Acclaimed actress Julianne Moore (The Hours, Far from Heaven) plays Jen Summers a fellow passenger who assists Marks in tracking down the culprit, while the rest of the cast is made up of character actors like Michelle Dockery and Corey Stoll from such hit TV shows as Downton Abbey and House of Cards. Look out for an underwritten appearance by Hollywood It girl  Lupita Nyong’o (12 Years a Slave) as air stewardess Gwen, which proves that Non-Stop was made before Nyong’o won a best supporting actress Oscar elevating her to instant fame.

Nevertheless the cast are secondary to the action and suspense on Non-Stop as this mid-flight murder mystery turns into a fully fledged action film, as Marks battles the clock to find out which passenger is responsible for killing off fellow passengers. Non-Stop is hugely entertaining and nowhere near as diabolically stupid as such airline films as Snakes on a Plane or the comedy series Airplane. Non-Stop is economical in narrative, huge on suspense and great on twists and unexpected realistically done action sequences all set aboard a 737 bound for Heathrow.

Neeson is adept at playing the ripened leading action man with enough emotional and physical baggage to weigh down international departures, and in Non-Stop, he does not disappoint as the main hero, despite all his characters known flaws. If audiences enjoyed Taken and Unknown , then they will love Non-Stop. See it now before making any airline reservations!

From Bogota to Turkish Revenge

Taken 2

Getting Tested in Turkey

Los Angeles always used to be portrayed cinematically as a potentially dangerous place, but now in the much anticipated sequel to Taken, aptly named Taken 2, it is the more exotic location of Istanbul that is proving to be treacherous with shady Albanians bent on revenge on retired CIA operative Brian Mills played with zest by Liam Neeson and his family who make a brief visit to the Turkish city.

Taken 2 follows a very similar storyline to Olivier Megaton’s 2011 hit Columbiana featuring the agile Zoe Saldanha who escapes crime ridden Bogota to the safety of America where she trains to be a superb and silent assassin in Chicago to avenge her parents’ murder by the king of a Colombian drug cartel.

Colombiana

Colombiana was big on storyline as well as action and highly engaging featuring a great supporting cast including Callum Blue, Michael Vartan and Cliff Curtis. Megaton’s directorial traits as demonstrated in Colombiana are repeated with less flourish in Taken 2, expertly making use of Istanbul as a fantastic action location as he did with Bogota and Chicago. Where Colombiana succeeded was that the narrative was more original and the action sequence more inventive especially as it wasn’t a sequel. Where Taken 2 succeeded was that it was brilliant as formulaic sequel using the similar revenge, kidnap and violence scenario of the original film Taken.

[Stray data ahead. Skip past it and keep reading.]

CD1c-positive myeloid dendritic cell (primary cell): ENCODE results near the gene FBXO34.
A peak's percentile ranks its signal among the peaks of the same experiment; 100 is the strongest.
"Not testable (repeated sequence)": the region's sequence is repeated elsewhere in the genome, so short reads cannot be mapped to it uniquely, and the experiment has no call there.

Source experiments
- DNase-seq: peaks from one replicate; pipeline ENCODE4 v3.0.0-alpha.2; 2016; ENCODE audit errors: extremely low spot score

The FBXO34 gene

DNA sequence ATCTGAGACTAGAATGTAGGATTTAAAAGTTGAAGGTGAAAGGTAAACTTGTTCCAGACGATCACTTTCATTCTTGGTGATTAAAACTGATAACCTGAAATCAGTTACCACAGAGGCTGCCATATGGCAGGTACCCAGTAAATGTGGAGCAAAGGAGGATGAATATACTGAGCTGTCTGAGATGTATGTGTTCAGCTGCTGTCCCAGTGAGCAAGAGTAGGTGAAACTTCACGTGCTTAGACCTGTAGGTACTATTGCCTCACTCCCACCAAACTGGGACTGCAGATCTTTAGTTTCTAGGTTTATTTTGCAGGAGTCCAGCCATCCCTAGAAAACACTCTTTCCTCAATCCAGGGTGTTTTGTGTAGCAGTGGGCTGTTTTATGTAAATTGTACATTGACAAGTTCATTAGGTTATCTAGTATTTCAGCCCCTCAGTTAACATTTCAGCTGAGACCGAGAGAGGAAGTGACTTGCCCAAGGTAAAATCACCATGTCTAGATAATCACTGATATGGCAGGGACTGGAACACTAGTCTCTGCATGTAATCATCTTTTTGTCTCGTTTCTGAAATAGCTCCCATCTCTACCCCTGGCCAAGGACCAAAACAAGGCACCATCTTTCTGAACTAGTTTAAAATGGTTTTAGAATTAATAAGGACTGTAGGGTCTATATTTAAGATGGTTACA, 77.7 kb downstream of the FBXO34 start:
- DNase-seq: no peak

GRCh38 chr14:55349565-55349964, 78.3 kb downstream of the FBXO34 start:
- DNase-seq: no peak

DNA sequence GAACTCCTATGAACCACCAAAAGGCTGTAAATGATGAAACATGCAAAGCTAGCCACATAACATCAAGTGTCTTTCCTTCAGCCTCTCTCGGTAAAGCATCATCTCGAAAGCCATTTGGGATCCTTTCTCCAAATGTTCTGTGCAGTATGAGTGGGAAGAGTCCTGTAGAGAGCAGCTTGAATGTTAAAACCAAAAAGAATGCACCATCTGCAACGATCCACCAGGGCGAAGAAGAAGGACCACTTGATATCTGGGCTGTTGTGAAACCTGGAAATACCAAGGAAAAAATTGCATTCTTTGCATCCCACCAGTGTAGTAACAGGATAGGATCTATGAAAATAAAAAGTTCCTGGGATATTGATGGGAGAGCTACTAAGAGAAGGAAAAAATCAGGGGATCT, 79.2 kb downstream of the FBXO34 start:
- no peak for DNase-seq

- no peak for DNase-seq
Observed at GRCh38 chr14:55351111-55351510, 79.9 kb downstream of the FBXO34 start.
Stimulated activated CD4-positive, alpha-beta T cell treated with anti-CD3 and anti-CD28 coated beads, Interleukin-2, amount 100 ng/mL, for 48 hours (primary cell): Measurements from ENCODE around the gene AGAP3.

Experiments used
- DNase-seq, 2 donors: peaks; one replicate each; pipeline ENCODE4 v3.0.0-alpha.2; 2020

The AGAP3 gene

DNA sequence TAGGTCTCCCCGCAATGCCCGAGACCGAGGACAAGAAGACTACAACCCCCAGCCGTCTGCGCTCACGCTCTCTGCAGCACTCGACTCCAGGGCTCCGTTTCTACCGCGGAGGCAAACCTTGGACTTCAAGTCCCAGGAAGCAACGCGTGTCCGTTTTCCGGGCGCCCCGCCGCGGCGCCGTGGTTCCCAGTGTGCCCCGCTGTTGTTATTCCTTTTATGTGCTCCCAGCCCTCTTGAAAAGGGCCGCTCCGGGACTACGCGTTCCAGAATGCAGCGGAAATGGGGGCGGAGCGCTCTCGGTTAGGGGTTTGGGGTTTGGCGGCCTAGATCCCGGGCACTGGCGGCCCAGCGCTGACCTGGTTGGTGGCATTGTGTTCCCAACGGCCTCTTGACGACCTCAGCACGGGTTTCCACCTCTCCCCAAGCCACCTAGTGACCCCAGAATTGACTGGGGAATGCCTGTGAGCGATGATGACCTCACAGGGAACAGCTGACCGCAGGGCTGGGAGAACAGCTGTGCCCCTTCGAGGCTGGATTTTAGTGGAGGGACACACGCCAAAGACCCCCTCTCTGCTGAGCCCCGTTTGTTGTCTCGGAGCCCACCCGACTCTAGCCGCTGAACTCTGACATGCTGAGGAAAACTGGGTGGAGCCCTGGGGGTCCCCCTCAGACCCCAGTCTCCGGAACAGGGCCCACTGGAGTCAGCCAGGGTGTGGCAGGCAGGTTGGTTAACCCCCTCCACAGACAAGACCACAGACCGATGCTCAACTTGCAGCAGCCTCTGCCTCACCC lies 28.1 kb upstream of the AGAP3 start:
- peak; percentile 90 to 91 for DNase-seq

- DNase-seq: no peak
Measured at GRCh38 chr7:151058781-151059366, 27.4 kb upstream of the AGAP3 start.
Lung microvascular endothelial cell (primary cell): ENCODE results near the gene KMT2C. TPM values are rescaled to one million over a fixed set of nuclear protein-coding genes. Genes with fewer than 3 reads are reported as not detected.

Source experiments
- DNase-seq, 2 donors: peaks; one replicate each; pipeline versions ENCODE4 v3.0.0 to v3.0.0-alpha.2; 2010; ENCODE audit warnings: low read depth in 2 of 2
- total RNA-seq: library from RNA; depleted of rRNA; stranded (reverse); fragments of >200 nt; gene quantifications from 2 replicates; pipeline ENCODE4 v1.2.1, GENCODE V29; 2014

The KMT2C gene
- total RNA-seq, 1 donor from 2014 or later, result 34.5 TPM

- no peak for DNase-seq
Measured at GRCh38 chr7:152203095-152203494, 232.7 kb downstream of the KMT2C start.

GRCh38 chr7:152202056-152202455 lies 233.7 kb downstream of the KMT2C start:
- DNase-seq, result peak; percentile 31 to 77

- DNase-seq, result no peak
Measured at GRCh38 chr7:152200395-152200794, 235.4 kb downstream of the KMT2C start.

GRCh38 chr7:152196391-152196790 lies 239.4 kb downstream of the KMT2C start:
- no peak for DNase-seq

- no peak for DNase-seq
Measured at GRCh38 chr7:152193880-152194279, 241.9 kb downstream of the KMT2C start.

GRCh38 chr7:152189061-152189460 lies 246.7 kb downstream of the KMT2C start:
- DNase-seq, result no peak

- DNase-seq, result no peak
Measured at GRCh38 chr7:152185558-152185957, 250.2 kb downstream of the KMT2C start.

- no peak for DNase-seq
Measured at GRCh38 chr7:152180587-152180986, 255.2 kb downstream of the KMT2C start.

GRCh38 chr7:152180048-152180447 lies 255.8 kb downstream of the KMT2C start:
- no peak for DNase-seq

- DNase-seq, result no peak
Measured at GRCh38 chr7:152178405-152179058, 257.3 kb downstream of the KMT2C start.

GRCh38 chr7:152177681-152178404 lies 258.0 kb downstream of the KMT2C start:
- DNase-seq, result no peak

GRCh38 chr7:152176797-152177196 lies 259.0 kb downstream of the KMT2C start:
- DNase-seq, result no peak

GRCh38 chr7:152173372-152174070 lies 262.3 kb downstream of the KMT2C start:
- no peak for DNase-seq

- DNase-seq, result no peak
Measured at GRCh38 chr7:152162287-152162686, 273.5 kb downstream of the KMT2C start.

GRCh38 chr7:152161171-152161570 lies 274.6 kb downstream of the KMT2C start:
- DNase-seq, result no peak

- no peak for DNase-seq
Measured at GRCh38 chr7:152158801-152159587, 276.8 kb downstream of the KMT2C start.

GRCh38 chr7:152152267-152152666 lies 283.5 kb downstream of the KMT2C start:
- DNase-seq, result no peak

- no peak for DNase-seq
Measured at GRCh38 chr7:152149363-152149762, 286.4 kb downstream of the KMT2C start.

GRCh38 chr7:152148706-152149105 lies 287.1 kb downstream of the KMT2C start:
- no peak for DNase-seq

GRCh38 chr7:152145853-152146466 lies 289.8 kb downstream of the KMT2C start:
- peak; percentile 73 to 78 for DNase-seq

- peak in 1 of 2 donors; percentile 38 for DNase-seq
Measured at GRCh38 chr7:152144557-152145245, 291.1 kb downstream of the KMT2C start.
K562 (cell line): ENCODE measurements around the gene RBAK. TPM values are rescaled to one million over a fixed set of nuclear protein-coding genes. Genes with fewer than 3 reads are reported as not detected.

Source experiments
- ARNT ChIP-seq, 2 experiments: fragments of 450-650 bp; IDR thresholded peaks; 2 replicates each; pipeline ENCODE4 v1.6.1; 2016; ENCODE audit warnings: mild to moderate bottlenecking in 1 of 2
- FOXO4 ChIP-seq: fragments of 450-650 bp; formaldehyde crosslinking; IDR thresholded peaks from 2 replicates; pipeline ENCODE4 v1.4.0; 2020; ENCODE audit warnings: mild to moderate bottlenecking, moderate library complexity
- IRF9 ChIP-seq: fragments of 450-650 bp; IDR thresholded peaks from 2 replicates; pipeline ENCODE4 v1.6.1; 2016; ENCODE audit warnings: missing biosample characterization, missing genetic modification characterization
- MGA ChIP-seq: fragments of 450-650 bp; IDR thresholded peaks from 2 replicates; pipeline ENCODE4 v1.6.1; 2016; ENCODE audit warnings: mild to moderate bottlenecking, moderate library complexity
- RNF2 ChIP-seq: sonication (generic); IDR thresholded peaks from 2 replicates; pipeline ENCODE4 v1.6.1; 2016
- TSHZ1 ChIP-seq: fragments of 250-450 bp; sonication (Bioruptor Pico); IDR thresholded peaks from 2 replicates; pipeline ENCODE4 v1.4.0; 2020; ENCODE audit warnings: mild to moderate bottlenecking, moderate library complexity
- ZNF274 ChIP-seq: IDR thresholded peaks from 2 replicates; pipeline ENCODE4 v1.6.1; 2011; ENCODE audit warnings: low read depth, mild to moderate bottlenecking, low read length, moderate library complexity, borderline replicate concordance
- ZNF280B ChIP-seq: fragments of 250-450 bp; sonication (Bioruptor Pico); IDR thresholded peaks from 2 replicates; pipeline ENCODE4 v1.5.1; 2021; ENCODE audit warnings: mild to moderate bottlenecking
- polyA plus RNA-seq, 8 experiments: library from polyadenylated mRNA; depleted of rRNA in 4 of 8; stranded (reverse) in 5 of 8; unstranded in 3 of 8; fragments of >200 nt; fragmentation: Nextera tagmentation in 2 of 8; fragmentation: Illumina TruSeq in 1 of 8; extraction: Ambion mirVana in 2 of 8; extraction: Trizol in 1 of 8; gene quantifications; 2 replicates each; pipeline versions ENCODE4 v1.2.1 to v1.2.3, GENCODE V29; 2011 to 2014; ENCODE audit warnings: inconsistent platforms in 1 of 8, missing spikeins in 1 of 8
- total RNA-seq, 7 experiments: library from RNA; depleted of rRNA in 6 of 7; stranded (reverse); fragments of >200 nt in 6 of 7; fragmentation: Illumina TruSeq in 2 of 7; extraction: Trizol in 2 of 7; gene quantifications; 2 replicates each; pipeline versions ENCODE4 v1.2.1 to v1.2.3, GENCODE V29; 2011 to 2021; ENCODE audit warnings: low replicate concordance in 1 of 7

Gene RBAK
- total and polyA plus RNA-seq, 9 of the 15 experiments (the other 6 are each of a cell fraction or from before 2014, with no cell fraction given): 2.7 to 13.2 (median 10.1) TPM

The 2008 film Taken was set in Paris and directed by Pierre Morel, both films were penned by the writing duo Luc Besson and Robert Mark Kamen.  Taken 2 and Columbiana have all the traits of a Luc Besson film echoing his ventures as a director in Leon, the Professional and the groundbreaking 1997 hit The Fifth Element. Luc Besson as screenwriter has penned lots of high volume action films over the past decade including The Transporter series, From Paris with Love and Revolver, so while Taken 2 is not as fulfilling plot wise as the original it is just as watchable.

Taken

Using the same cast from the original film Taken (always a good recipe for a successful sequel), Taken 2 features an overprotective and ultra-alert Liam Neeson as Mills along with neurotic ex wife Lenore played by Famke Janssen and more switched on daughter Kim played by Maggie Grace as they journey to Istanbul.

Taken 2 is not big on plot but really a sequel to the success of the original film, involving expertly edited action sequences and some brilliant inventive sound editing which makes it a rather quick and violent excursion in Istanbul not to mention an engaging high velocity action thriller. Maggie Grace shines as the daughter and Megaton’s fluid direction makes Taken 2 a thrill ride making the most of the Turkish city without having to engage too much of the viewers intellect. In fact it is the city Istanbul and Maggie Grace which makes Taken 2 so watchable and those superb 30 minutes after the initial kidnapping has occurred. It’s no wonder that both Taken and Taken 2 has made a killing at the box office.

If viewers enjoyed Colombiana, Taken, From Paris with Love, then Taken 2 will be the perfect way to spend 91 minutes watching Neeson do what he does best. Take revenge in a foreign city in this case Turkish revenge where Istanbul is a nefarious environment and Los Angeles is inadvertently portrayed as a relative safe haven.

Aliens in the Pacific Rim!

BATTLESHIP